• Tips:

    • Speak up
    • Start a conversation with key questions
    • Be specific and concrete with statistics
    • Help teens see the connection between behavior & language and the culture they create.
    • Both men and women can help provide perspective
    • Get another trusted adult to help if it’s uncomfortable for your teen to talk to you
    • Talk about consent, partners, profound feelings, how to manage feelings and when to ask for help.
    • We have to find a way to engage in these conversations instead of backing away.
  • Scripts:

    • How to talk to our kids about romantic relationships
    • What to say when you hear kids saying misogynistic or degrading things about girls or other teens.
    • What a parent could say to a teenage boy about having a caring relationship
    • What a parent could say to a teenage girl about having a caring relationship

Important Messages:

  • We do a great deal to prepare kids for work but not for love.  
  • There’s a great deal of misogyny and sexual harassment in teen relationships.
  • Main challenge- how do we help teens to develop caring romantic relationships?
  • Parents and teachers aren’t speaking up when they see and hear misogyny and sexual harassment among teens.
  • Many risks of NOT talking about this: Romantic, financial, depression, domestic violence, substance abuse, etc.
  • There are many disagreements over what should be included in a sex-ed class- but having respectful, caring relationships can be something we can all agree on.
  • Women and girls can undermine each other and manipulate men too. It’s important to talk about this as well.
  • Self respect and solidarity are vital to talk about with girls.

Notable Quotables:

  • “Freud said there are two things that are most important in life; work and love. I think one could argue that love is more  important than work. We do an enormous amount to prepare [kids] for work. We do really ‘nothing’ to prepare them for love.”
  • Richard Weissbourd on what parents and teachers need to do if they hear or see misogynistic or degrading behavior in boys or in song lyrics, TV or film: “It’s really critical to say something. Not saying something is a silent form of support. We don’t want to be complicit in this.”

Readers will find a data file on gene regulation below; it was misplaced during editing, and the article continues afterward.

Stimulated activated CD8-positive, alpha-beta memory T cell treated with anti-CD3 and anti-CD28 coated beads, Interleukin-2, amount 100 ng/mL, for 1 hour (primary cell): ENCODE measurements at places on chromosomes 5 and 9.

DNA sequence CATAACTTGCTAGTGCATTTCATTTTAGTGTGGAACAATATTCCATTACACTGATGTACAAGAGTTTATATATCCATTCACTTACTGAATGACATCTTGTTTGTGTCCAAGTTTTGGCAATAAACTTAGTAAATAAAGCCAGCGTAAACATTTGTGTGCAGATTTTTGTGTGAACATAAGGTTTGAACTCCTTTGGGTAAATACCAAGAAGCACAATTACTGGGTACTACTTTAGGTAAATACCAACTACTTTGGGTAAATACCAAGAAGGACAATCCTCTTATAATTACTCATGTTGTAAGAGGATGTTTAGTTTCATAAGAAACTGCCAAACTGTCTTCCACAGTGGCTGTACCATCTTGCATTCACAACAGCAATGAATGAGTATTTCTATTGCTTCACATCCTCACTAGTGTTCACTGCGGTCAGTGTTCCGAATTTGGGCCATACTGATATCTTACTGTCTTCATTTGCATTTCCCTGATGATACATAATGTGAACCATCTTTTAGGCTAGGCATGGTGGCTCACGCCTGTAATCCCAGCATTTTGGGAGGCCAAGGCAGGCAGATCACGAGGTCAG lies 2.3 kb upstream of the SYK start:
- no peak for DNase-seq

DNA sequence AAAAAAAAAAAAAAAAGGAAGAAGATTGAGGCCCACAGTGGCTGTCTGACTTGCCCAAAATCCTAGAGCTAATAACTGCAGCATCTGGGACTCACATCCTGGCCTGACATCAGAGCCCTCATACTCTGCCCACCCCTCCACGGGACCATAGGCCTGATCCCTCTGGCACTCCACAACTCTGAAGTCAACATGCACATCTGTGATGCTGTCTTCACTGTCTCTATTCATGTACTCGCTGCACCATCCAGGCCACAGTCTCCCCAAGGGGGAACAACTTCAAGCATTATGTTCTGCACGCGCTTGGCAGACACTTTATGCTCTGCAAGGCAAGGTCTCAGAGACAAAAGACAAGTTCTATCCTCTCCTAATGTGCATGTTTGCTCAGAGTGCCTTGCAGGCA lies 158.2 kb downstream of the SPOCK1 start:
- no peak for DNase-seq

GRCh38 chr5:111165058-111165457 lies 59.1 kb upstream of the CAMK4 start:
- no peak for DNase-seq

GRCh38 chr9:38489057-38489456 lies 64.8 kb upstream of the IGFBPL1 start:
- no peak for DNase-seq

• “In a sex-ed class and in an English class, there are great opportunities to talk about love in romantic relationships and healthy relationships. A lot of sex-ed now is either abstinence-only or disaster-prevention. It’s how not to get pregnant or how not to get STDs. It’s not ‘how do you develop a caring, ethical, respectful relationship with somebody else?’”
  • “One of the things we see in our data is that kids really want to have these conversations. Lots of them.”
  • “This is one of those places that parents get stuck. It’s not like our kids are going to say ‘I’m so grateful to you for saying that to me.’ These are hard conversations. They are awkward conversations. But they are conversations we need to have!”
  • “To divide girls into good girls or bad girls or good girls or sluts or to degrade girls or brag about your conquests that’s all kind of pathetic. You want to do something hard and challenging and courageous and tough? Figure out how to have a deep, reciprocal romantic relationship—that’s a much harder thing to do. A much more important thing to do.”
  • “A lot of parents feel disabled in these conversations because they feel like they’ve failed in their own relationships…whether you have had a successful relationship or a rocky time with relationships, you just have to do the work. You have to distill the lessons…about what you learned…and what you want to relay to your kids.”